DiNic’s, at Reading Terminal Market: 12th and Arch Streets, Philadelphia PA 19107 (map); 215-923-6175. Tony Luke’s: 39 East Oregon Avenue, Philadelphia PA 19148 (map); 215-551-5725. John’s Roast Pork: 14 East Snyder Avenue, Philadelphia PA 19148 (map); 215-463-1951.
Best Food Shopping Locale (aside from Reading Terminal)
Philadelphia has a terrific network of farmers markets. My favorite happens on Sunday, when dozens of local farmers and artisans take over Headhouse Square. You will find not only in-season heirloom fruits and vegetables but also pastured meats, local cheeses and tempting baked goods.
Headhouse Square: Second and Lombard Streets, Philadelphia PA 19147 (map).
Best Bargain Lunch
Tiffin’s lunch specials (available for delivery) cost $7.50 (for vegetarian) or $8.50. You go online to check out the weekly offering; there just two choices (veg and non veg) per day. For that low price you get a delicious Indian entrée with a side plus dal, rice, chutney and pickles. It’s definitely two days worth of lunch and some really nice reusable containers to sweeten the deal. I always opt for a vegetable curry.
Tiffin: 710 West Girard Avenue, Philadelphia PA 19123 (map); 215-922-1297.
Most Worth a Splurge
The word "splurge" has different meanings for different people. I remember when every meal I ate out was a splurge. Dinner for two at Vetri, Philadelphia’s most celebrated restaurant, ran me close to $400 when I visited earlier this year. Le Bec-Fin, with its new a la carte menu, is still a worthy splurge at around $250. Ansill, my favorite restaurant, might run you $150. (If you don’t drink wine, you’ll spend $50 to $100 less at each of these places.) For a $100 dinner for two, I suggest Matyson, a fine dining American BYOB off Rittenhouse Square.
Vetri: 1312 Spruce Street, Philadelphia PA 19107 (map); 215-732-3478. Ansill: 627 South Third Street, Philadelphia PA 19147 (map); 215- 627-2485. Le Bec Fin: 1523 Walnut Street, Philadelphia PA 19102 (map); 215-567-1000. Matyson: 37 South 19th Street, Philadelphia PA 19103 (map); 215-564-2925.
Best Brunch Without A Wait
Brunch at Lacroix, the restaurant in the swanky Rittenhouse Hotel, is a meal you won’t have to wait in line for. You will need a reservation and some cash though. It costs $75 a person. That’s a lot of dough for brunch, but once you’ve been you’ll begin thinking of it as one of the best values in restaurants you’ve ever heard of. Why? The spread—it’s a buffet—is lavish. There are freshly shucked oysters and sushi. There are dozens of little chef-y creations like foie gras ganache. And of course there is all the usual brunch fare like bacon, eggs, ham, pastries, pancakes, etc. The kitchen opens up for this weekly event and there you’ll find carving stations with roast meats, heirloom vegetable sides and a heavenly assortment of buttery pastries and cakes. Save room for some artisanal cheese. Did I fail to convince you to splurge on brunch? Try The Ugly American for the best biscuits in town at a price that won’t blow the day’s eating budget.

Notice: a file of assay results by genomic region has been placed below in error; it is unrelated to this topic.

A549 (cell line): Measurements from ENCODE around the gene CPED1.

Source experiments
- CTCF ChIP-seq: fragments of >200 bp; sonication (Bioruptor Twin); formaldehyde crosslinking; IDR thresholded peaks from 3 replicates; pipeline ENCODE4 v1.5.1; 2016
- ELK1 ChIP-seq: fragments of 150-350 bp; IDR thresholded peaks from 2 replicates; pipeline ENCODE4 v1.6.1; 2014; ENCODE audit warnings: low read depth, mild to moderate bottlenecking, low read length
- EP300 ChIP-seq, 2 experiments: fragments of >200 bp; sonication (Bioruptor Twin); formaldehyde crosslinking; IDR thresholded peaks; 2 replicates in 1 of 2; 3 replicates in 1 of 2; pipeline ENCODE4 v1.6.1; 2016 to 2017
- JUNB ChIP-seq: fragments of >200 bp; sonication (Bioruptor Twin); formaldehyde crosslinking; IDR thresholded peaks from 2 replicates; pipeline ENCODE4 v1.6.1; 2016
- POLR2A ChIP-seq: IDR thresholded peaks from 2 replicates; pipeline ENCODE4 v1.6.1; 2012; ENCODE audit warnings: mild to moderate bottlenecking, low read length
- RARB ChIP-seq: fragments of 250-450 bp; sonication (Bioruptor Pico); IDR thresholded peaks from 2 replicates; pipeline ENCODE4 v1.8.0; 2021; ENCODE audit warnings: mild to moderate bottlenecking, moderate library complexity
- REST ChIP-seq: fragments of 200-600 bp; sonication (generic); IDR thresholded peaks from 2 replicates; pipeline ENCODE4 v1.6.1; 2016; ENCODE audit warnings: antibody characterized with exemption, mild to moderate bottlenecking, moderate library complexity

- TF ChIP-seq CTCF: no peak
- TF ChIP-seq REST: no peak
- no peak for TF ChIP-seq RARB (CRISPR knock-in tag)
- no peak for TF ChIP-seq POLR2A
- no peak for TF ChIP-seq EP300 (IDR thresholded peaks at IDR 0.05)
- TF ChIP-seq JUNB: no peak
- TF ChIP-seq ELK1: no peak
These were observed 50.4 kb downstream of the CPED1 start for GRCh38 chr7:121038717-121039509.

Best Streetside Vendor
Philadelphia’s best street side vendor isn’t in truck or a cart. Los Taquitos de Puebla, locally famous for their scrumptious tacos al pastor, brings its storefront operation street side every Sunday at the Headhouse Square Farmers Market. It’s quite a show to see the roasted pork and pineapple shaved into a warm taco just before you eat it.
Can you just forget about the cheesesteak? I know if you are in Philadelphia you feel like you must have one, but it’s not really all that important. Have a roast pork sandwich or even an Italian hoagie instead. OK, OK. You want a cheesesteak pick. Fine. Tony Luke’s. His sandwiches are made from flavorful rib eye and served on a roll that strikes the right balance between crusty and soft. Ordering here is less rigid than at some other places, but go ahead and say “wiz wit.” It means you want Cheez Whiz and fried onions. Be sure to strike the cheesesteak lean (where you lean as much forward as you can to avoid getting grease on your shirt) and ask someone to take your picture. Happy now?
Tony Luke’s: 39 East Oregon Avenue, Philadelphia PA 19148 (map); 215-551-5725.
Best Water Ice
I remember when I was in college at NYU being absolutely dumbstruck that no one seemed to know what water ice was. It’s not Italian ice, that awful hard-as-a-rock stuff you buy in a paper cup with a pull off top. Real water ice has a softer texture, and the best is chockablock with flavor from actual fruit and fruit juice. The best I’ve had is from Mancuso & Sons. There are just three flavors: chocolate, cherry and lemon. Go with the lemon.
Mancuso & Sons: 102 East Passyunk Avenue, Philadelphia PA 19148 (map); 215-389-1817.
Best Italian Food
I’m sorry I had to go and tell you how expensive Vetri is. The place is legendary, the food is from-another-planet delicious, and the atmosphere is guileless and charming. Here is where I’ll give you a little good news. Osteria (see Best Pizza) is co-owned by Marc Vetri. It’s also co-owned by its executive chef Jeff Michaud, a longtime Vetri sous chef. And like Vetri, Osteria has silky homemade pastas, house-cured charcuterie, and desserts to die for. And you and a date can get in and out for $100.
Osteria: 640 North Broad Street, Philadelphia PA 19130 (map); 215-763-0920.]
Best BYOB Restaurant
For several years we’ve suffered through a glut of mediocre BYOBs. Then, earlier this year, Cochon opened. This tiny gem in the Queen Village neighborhood would be just as busy if they served alcohol. The rustic French fare is awesome, and that’s why people eat here. Cochon means pig in French and the pork dishes here do stand out though it’s hard to go wrong with anything on the oft-changing menu.
Cochon: 801 East Passyunk Avenue, Philadelphia PA 19147 (map); 215-923-7675.
Must Eat Before Leaving
There are certain restaurants where I’ve never eaten dessert because these places are too close to one of Capogiro's two locations. The gelato made here is just too good not to have if in a five-block radius. I know Italians who claim it’s better than most gelato in Italy. If you visit Philadelphia and don’t visit Capogiro, you should lose your rights to access this website or ever call yourself a Serious Eater again. If you can only enjoy one bite of Philadelphia, get yourself a cup of this heavenly stuff. There is a 339-post thread on eGullet devoted to “interesting flavors and combinations” at Capogiro. My favorite flavor combo is dark chocolate with sea salt.